News from Bowers Ridge
Hi again, after some really busy days, the sedimentologists now have a little time to calm down. Although new cores are coming on deck every half an hour on our new drill site on Bowers Ridge, we still have to wait a bit until the cores are ready to be split.
Then we will proceed with what we have been doing for the last week or so. First, the cores are split into an archive and a working half. The working half is usually reserved for low resolution onboard sampling, while the archive is left untouched. It is also the archive we work on. First of all, the split surfaces are scraped with glass slides to reveal e.g. sedimentary structures or ash layers. Then, one of us describes the sediment according to a predefined scheme, including the colour, traces of organisms digging their way through the sediment thousands of years ago, isolated rock pieces that fell to the sea floor from melting icebergs, ash layers from one of the many nearby volcanoes… so basically everything you can see with the bare eye. Another person takes a tiny bit of the mud with a toothpick, rubs it on a glass slide with some water, and prepares a so-called smear slide. By studying these under the microscope, we gain information about the components that make up the sediment. Mostly we found remains of algae with a silica test (so-called diatoms), various amounts of mineral grains and volcanic glass particles. This provides us with a name for the sediment. All this information has to be transferred into a custom made software we really had to get used to. Another person sends the core halves through multi-sensor scanner systems, taking high resolution pictures of the sediment and recording colour reflectance and magnetic susceptibility.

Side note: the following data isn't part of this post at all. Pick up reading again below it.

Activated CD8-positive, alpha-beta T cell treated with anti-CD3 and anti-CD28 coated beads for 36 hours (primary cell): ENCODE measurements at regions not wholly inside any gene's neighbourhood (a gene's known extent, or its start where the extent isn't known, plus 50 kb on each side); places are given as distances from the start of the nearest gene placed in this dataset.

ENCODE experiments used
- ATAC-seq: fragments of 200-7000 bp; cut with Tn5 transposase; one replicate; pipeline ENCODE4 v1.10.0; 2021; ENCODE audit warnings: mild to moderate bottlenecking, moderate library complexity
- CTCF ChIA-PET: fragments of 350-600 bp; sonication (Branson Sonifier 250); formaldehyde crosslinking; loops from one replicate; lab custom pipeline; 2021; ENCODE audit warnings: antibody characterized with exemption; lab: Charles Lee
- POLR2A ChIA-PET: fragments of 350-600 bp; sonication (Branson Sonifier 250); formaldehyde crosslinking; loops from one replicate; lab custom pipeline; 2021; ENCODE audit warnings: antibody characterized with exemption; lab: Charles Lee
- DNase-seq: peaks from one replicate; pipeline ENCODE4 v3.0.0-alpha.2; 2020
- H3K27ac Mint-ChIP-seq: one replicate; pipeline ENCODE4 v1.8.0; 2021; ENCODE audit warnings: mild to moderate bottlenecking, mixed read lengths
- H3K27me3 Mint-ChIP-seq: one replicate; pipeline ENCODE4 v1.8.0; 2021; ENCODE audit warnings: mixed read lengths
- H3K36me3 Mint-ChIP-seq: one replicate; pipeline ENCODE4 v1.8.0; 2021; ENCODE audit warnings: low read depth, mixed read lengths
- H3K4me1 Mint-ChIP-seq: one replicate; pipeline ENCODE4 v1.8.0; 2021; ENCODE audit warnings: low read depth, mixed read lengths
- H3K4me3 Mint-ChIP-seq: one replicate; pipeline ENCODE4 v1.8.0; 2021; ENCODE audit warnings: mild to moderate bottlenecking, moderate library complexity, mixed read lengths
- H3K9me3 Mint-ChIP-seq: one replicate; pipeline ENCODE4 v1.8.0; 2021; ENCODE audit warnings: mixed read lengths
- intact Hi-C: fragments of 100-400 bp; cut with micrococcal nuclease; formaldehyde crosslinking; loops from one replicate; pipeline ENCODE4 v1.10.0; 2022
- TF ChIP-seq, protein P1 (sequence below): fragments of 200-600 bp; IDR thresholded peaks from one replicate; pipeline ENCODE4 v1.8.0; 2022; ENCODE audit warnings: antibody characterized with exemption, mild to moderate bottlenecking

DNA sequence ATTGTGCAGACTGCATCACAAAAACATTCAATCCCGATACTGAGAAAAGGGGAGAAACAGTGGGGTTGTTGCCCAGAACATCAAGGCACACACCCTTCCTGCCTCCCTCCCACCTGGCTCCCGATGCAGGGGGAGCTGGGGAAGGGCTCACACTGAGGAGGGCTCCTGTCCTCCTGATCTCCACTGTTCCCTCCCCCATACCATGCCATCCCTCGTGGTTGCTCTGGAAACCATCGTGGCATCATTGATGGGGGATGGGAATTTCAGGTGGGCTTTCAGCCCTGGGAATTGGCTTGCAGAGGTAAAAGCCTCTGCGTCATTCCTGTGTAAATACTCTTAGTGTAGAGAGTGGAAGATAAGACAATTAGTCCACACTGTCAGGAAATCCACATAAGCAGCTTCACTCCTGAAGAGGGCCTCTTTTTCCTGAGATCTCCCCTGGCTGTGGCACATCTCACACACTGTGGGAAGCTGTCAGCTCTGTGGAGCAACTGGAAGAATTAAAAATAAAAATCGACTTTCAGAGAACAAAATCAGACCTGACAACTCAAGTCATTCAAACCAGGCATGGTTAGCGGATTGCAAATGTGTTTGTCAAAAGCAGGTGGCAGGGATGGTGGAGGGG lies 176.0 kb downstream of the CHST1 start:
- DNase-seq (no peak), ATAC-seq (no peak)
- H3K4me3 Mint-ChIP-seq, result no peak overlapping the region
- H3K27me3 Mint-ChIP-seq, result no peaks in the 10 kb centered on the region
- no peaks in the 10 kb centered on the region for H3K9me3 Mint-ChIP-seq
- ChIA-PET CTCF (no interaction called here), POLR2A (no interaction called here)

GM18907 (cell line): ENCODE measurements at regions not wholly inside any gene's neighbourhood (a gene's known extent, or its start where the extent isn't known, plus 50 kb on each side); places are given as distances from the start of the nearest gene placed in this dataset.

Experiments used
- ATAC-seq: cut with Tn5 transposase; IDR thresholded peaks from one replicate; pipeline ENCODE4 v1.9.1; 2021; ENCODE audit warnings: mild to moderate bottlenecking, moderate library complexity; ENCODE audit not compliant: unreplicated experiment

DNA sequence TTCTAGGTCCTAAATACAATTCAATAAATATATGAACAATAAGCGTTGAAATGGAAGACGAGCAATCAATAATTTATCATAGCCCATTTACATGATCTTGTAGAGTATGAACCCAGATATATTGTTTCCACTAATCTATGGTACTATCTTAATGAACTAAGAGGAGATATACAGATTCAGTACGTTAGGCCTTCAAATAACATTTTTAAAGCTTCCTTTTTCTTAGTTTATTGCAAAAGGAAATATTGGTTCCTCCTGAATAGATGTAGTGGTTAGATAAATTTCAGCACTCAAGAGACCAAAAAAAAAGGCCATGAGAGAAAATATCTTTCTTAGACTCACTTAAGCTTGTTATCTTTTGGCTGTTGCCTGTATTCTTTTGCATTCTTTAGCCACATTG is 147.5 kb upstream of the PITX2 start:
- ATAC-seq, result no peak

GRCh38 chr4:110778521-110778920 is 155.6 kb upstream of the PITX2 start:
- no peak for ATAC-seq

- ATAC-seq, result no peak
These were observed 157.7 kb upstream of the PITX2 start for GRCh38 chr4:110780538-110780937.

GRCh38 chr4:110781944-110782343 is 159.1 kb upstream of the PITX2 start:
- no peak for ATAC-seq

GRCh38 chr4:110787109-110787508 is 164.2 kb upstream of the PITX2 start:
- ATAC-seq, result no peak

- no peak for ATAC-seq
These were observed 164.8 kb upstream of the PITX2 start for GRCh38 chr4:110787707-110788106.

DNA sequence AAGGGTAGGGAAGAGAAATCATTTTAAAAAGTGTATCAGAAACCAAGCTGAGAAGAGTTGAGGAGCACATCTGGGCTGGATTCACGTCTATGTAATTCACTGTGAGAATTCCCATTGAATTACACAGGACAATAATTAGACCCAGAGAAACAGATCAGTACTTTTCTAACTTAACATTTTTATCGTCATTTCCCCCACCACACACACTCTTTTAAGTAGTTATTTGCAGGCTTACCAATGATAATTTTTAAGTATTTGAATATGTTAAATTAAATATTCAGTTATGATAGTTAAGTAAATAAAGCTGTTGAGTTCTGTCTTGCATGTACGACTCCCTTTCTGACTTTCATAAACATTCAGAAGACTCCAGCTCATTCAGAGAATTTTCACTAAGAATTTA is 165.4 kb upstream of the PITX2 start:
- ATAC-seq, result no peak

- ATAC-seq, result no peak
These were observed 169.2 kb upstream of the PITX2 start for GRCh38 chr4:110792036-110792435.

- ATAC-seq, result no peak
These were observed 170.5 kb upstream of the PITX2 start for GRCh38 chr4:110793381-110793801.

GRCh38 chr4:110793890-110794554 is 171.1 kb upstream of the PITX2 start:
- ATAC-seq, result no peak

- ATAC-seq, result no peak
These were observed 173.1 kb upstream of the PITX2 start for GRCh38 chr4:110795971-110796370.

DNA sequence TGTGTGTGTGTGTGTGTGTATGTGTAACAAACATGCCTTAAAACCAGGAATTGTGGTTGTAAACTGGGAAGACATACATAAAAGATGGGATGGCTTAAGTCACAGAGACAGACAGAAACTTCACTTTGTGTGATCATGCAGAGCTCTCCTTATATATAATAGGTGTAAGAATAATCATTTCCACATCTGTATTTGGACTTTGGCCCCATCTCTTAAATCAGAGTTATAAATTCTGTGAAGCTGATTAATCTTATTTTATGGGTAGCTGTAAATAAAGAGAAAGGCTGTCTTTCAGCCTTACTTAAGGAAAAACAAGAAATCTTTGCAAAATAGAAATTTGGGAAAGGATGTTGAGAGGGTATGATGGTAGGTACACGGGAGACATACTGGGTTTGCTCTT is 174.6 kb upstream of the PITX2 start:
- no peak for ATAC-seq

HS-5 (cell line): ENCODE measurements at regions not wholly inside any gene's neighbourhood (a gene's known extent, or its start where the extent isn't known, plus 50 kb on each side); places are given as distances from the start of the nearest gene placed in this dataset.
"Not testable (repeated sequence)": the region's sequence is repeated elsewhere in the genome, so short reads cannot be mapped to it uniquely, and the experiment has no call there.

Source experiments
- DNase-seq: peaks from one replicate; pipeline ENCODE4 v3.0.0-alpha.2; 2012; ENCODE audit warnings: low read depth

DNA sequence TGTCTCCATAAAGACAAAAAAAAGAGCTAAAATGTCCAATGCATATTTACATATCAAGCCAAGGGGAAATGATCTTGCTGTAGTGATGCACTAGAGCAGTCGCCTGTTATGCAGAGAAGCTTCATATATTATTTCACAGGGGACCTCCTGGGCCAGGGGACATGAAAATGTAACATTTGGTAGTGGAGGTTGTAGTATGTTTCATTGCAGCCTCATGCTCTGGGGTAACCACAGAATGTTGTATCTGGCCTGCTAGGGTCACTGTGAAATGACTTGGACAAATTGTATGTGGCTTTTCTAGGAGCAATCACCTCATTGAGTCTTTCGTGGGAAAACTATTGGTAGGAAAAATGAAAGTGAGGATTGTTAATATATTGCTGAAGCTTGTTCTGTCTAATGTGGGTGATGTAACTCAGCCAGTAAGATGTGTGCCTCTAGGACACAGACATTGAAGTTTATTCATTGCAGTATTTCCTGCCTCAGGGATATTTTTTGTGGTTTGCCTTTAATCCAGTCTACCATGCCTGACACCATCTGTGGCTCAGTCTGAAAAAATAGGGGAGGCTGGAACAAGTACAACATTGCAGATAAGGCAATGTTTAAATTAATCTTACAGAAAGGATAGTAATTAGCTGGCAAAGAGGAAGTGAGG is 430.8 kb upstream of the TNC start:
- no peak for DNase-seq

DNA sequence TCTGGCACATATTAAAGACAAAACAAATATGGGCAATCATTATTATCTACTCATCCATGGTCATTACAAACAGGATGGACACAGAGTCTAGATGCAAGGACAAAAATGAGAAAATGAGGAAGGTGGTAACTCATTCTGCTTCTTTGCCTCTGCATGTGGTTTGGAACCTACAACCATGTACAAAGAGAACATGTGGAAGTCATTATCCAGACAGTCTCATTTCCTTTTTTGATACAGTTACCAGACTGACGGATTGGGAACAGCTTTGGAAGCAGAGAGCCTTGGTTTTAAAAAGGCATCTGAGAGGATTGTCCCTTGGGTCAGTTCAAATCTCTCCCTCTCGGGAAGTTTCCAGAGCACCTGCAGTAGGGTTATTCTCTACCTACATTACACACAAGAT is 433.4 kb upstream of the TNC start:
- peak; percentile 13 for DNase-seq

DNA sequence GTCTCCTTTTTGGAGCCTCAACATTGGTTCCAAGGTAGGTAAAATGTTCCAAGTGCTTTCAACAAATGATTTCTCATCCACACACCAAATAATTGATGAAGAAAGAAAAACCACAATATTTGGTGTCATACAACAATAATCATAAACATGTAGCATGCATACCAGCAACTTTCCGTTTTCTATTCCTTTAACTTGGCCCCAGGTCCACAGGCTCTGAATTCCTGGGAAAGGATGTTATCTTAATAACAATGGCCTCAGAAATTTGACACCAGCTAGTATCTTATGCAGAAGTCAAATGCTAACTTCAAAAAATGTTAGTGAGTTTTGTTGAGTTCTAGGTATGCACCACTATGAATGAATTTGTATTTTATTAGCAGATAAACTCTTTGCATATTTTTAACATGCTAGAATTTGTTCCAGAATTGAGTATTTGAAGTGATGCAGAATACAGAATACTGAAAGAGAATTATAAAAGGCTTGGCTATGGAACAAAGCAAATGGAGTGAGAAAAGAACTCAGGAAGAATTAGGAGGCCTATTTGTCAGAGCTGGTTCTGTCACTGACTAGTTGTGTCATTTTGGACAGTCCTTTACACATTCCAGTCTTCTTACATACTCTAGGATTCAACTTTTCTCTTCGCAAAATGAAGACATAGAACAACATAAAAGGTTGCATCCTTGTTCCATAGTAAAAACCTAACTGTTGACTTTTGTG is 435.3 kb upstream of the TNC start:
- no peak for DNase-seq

This whole procedure is exciting as we are the first ones to actually see what is inside the cores we retrieve from the deep. On the other hand, we have to be damned fast to keep the core flow, so the cores do not pile up too much before we get them. After some time, it feels somewhat like working at an assembly line on a 12 hour shift. Luckily, during short breaks we can enjoy the really great food down in the gally. I personally recommend the special Philippine soup – every day its composition varies a bit, and accoring to the ever-smiling kitchen guy it also gets more healthy every day. So by the end of the cruise, I will be healthier than every before!
So far for now – the next days will be quite tough for everyone, as we drill fast and deep where no man has ever drilled before!
Best from Bering Sea